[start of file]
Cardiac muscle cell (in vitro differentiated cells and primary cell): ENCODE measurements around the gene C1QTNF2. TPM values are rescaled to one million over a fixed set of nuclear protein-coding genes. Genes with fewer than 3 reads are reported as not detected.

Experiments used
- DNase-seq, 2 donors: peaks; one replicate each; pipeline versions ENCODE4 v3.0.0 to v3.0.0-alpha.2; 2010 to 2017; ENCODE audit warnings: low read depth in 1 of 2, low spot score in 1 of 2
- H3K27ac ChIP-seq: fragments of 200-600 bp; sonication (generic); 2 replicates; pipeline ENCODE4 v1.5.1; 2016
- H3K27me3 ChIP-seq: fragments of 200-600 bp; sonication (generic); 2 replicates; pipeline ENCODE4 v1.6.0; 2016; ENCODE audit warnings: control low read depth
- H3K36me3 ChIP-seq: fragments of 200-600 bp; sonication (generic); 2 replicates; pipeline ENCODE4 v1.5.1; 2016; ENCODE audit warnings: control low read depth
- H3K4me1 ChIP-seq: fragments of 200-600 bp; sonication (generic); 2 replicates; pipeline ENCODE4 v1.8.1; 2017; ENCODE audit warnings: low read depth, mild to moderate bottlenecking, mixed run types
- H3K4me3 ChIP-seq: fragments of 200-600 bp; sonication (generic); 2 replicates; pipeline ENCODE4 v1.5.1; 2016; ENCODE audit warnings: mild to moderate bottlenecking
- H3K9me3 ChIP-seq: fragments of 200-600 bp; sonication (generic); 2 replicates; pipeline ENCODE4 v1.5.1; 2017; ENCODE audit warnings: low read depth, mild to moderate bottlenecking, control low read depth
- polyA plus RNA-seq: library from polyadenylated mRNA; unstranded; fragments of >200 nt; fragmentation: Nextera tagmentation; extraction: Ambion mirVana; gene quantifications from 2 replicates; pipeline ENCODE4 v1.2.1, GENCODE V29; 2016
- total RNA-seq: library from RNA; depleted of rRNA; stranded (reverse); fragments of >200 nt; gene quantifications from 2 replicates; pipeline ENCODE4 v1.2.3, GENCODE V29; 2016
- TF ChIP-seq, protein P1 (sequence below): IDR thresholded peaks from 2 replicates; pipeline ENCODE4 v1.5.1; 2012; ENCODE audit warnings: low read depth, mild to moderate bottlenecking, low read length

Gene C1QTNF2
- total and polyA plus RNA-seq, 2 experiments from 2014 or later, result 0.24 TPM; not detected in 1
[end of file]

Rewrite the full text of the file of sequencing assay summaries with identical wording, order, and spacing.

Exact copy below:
Cardiac muscle cell (in vitro differentiated cells and primary cell): ENCODE measurements around the gene C1QTNF2. TPM values are rescaled to one million over a fixed set of nuclear protein-coding genes. Genes with fewer than 3 reads are reported as not detected.

Experiments used
- DNase-seq, 2 donors: peaks; one replicate each; pipeline versions ENCODE4 v3.0.0 to v3.0.0-alpha.2; 2010 to 2017; ENCODE audit warnings: low read depth in 1 of 2, low spot score in 1 of 2
- H3K27ac ChIP-seq: fragments of 200-600 bp; sonication (generic); 2 replicates; pipeline ENCODE4 v1.5.1; 2016
- H3K27me3 ChIP-seq: fragments of 200-600 bp; sonication (generic); 2 replicates; pipeline ENCODE4 v1.6.0; 2016; ENCODE audit warnings: control low read depth
- H3K36me3 ChIP-seq: fragments of 200-600 bp; sonication (generic); 2 replicates; pipeline ENCODE4 v1.5.1; 2016; ENCODE audit warnings: control low read depth
- H3K4me1 ChIP-seq: fragments of 200-600 bp; sonication (generic); 2 replicates; pipeline ENCODE4 v1.8.1; 2017; ENCODE audit warnings: low read depth, mild to moderate bottlenecking, mixed run types
- H3K4me3 ChIP-seq: fragments of 200-600 bp; sonication (generic); 2 replicates; pipeline ENCODE4 v1.5.1; 2016; ENCODE audit warnings: mild to moderate bottlenecking
- H3K9me3 ChIP-seq: fragments of 200-600 bp; sonication (generic); 2 replicates; pipeline ENCODE4 v1.5.1; 2017; ENCODE audit warnings: low read depth, mild to moderate bottlenecking, control low read depth
- polyA plus RNA-seq: library from polyadenylated mRNA; unstranded; fragments of >200 nt; fragmentation: Nextera tagmentation; extraction: Ambion mirVana; gene quantifications from 2 replicates; pipeline ENCODE4 v1.2.1, GENCODE V29; 2016
- total RNA-seq: library from RNA; depleted of rRNA; stranded (reverse); fragments of >200 nt; gene quantifications from 2 replicates; pipeline ENCODE4 v1.2.3, GENCODE V29; 2016
- TF ChIP-seq, protein P1 (sequence below): IDR thresholded peaks from 2 replicates; pipeline ENCODE4 v1.5.1; 2012; ENCODE audit warnings: low read depth, mild to moderate bottlenecking, low read length

Gene C1QTNF2
- total and polyA plus RNA-seq, 2 experiments from 2014 or later, result 0.24 TPM; not detected in 1